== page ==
This is public ground on the Jacks Fork River. Each year we hunt spring gobblers on both private and national forest and we always make it out early for a preseason scouting mission. As you can see, the Missouri Ozarks River hills are steep and rugged but they have a good population of wild turkeys. The trick is getting to them. See my scouting video here.
Here is one of the food plots we have on the property. Creating clearings in the timber by establishing food plots is beneficial for turkeys, deer and other wildlife.
During my early-season scouting trips, I like to light’em up with my box call from a high vantage point to acquire a gobbler count and pinpoint turkey locations during different times of the day.
This one of our many winter supplementary feeding stations we set up on private ground. We move them frequently and then pull all feeders out during the first week of March.
We hunt our guys from shooting houses in prime turkey territory to keep human activity and pressure to a minimum. The result is gobbling turkeys during the entire Missouri spring season. We’ll “run and gun” our media hunters on thousands of acres of public ground in the Ozarks.
The Ozark scenic Riverways is loaded with wild gobblers and has thousands of acres of hunting access. Hunting by boat is quite an adventure, but the river hills can also be accessed through state forest land.
Tools of my trade set out for a morning of scouting on my work bench in a shooting house.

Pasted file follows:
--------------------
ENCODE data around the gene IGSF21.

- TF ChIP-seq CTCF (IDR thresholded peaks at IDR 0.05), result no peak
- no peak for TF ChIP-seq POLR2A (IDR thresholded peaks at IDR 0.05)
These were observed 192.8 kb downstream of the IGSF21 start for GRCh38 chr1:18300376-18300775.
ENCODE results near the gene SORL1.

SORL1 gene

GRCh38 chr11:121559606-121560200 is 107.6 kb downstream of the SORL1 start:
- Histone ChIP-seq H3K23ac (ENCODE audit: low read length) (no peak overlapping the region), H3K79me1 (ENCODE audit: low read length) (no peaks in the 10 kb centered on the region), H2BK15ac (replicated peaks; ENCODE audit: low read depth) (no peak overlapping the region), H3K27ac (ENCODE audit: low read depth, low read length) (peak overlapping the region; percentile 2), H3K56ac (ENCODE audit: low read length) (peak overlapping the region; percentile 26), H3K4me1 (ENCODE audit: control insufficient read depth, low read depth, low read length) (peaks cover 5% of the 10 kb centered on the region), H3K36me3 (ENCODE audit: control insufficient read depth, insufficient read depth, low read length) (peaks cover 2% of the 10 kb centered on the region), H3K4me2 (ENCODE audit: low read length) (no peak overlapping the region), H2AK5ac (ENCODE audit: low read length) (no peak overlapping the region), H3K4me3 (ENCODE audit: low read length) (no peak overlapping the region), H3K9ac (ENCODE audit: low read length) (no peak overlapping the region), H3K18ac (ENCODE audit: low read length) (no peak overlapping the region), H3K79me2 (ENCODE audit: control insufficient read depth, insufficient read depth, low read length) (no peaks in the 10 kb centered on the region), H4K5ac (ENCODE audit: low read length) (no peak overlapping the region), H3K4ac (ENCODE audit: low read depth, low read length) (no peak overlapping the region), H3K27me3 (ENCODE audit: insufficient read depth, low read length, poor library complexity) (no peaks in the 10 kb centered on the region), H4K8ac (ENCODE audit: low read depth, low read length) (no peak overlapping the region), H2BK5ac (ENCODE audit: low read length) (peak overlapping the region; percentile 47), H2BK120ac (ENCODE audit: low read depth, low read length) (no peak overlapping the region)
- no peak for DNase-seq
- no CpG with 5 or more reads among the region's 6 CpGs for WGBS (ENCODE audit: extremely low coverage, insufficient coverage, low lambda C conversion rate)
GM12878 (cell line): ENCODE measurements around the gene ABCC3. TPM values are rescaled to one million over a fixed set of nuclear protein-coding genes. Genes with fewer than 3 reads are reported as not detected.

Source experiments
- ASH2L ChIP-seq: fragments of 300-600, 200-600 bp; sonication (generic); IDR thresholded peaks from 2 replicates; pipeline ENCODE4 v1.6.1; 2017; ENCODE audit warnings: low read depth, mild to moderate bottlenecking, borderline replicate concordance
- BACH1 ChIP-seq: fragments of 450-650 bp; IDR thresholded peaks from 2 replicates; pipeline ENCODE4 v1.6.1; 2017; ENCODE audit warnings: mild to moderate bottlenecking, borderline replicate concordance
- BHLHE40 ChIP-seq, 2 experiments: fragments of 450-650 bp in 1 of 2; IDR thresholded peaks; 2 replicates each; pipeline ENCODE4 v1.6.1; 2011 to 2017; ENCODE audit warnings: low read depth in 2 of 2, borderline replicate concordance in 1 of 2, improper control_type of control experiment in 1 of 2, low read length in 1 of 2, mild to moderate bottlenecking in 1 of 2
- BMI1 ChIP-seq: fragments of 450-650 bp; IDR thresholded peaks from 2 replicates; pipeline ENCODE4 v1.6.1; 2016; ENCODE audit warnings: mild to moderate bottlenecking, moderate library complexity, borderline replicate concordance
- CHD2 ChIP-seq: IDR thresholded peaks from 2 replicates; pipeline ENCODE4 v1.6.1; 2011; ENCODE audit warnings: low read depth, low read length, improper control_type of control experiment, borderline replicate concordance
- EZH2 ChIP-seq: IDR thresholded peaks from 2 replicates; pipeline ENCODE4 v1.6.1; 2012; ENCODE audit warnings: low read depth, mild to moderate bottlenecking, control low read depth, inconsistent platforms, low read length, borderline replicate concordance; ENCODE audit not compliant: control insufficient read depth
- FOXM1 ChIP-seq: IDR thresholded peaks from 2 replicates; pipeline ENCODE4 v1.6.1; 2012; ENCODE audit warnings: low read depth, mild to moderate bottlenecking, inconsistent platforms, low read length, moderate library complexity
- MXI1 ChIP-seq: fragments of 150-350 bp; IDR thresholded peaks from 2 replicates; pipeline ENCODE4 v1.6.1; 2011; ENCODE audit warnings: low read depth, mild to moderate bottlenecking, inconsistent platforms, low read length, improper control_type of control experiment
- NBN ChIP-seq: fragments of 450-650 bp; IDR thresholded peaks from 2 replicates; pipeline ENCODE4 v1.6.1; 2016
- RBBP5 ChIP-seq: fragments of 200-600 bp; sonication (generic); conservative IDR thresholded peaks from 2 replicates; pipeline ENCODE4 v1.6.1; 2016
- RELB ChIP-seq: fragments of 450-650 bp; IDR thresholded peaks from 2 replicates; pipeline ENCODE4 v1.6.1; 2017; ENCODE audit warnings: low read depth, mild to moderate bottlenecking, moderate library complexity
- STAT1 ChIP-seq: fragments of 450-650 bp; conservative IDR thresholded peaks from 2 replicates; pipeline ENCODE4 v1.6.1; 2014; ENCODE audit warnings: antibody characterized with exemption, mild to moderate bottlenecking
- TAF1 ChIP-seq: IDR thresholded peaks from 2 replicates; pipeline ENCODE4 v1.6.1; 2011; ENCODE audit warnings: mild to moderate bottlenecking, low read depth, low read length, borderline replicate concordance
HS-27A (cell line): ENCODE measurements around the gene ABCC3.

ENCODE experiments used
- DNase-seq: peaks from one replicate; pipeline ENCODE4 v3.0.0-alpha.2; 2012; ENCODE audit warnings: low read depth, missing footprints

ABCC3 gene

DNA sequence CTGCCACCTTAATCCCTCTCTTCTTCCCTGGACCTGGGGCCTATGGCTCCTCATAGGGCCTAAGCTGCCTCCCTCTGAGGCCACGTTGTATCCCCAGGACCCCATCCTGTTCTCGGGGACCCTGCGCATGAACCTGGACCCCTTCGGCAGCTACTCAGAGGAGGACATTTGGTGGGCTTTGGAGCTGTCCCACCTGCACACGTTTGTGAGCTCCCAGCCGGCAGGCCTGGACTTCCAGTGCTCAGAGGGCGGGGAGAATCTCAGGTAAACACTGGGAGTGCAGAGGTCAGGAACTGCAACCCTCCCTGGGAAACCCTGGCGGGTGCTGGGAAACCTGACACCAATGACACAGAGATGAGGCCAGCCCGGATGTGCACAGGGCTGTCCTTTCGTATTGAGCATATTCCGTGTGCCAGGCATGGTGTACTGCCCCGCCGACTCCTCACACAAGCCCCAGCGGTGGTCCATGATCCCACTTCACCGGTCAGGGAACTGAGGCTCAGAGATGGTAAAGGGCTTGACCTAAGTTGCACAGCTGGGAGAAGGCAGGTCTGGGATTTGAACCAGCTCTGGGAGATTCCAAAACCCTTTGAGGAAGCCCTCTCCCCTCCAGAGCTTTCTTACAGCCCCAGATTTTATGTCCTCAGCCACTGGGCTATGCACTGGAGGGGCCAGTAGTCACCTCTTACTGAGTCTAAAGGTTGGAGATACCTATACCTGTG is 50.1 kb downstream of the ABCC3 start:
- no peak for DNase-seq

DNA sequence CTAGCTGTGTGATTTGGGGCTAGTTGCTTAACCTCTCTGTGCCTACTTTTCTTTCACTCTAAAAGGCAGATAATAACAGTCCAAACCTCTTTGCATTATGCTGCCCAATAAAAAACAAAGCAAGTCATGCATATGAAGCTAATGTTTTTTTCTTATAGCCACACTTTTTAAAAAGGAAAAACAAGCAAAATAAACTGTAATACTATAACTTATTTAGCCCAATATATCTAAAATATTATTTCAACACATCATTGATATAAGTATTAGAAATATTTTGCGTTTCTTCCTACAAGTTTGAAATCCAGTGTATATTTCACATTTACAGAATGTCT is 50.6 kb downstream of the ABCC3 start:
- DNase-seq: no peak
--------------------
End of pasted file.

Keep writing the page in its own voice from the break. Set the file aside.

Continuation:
The Jacks Fork River runs through some beautiful turkey country and by hunting by boat, you can get access to turkeys in remote areas without roads. The down side to this method is that most gobblers are straight up the bluffs when you beach the boat.
This is my first tick of 2011 on March 4th during our morning scouting trip.
After a long tiring work day in hills, Gary Lee is grilling steaks for our evening meal.
A bottle of wine for dinner is a nice addition to our evening meal.
The evening’s dinner presentation not only looks good, it was delicious.
There is so much more to turkey camp than just scouting, it’s about fellowship, great food and time with family and good friends.
Here’s our group having coffee during our early Friday morning planning meeting. We’re organizing who will go where for the morning’s listening sessions. I hope you follow along on Chasing Spring to find out if all this pre-season work pays off.

Ray Eye heads to the steep Missouri bluffs to scout for his spring turkey season.